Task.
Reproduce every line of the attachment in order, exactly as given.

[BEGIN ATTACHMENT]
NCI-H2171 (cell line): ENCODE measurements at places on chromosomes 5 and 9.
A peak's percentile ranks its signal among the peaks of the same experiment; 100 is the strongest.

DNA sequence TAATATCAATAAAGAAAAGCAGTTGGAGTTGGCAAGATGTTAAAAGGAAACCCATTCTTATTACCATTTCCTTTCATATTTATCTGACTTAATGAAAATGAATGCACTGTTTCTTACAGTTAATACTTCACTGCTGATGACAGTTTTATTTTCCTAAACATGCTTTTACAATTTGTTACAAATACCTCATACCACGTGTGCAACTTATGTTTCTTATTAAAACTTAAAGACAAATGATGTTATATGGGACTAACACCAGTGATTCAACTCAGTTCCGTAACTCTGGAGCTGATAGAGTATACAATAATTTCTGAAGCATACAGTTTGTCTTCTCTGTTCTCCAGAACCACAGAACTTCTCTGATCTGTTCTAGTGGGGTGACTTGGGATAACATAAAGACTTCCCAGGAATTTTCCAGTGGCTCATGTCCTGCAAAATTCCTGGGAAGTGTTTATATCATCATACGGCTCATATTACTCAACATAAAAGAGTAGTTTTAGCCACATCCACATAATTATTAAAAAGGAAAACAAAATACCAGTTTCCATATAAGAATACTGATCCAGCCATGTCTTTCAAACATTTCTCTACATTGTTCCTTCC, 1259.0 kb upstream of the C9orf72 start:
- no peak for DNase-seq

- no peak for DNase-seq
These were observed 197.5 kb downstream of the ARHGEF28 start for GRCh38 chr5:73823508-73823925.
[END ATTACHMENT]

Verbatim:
NCI-H2171 (cell line): ENCODE measurements at places on chromosomes 5 and 9.
A peak's percentile ranks its signal among the peaks of the same experiment; 100 is the strongest.

DNA sequence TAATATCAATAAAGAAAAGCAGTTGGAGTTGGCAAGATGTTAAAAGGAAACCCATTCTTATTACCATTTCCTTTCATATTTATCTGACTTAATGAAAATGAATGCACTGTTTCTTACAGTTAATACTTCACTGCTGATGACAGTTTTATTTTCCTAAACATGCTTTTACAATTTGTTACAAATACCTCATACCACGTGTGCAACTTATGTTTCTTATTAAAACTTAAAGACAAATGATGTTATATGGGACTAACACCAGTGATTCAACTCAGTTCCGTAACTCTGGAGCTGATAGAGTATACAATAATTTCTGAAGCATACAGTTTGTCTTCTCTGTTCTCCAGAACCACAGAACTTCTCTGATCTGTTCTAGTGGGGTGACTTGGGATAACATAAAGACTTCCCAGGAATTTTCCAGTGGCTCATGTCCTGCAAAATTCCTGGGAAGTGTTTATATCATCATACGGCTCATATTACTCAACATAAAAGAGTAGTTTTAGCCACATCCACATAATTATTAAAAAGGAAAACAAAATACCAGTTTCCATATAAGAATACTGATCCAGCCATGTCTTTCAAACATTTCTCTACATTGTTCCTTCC, 1259.0 kb upstream of the C9orf72 start:
- no peak for DNase-seq

- no peak for DNase-seq
These were observed 197.5 kb downstream of the ARHGEF28 start for GRCh38 chr5:73823508-73823925.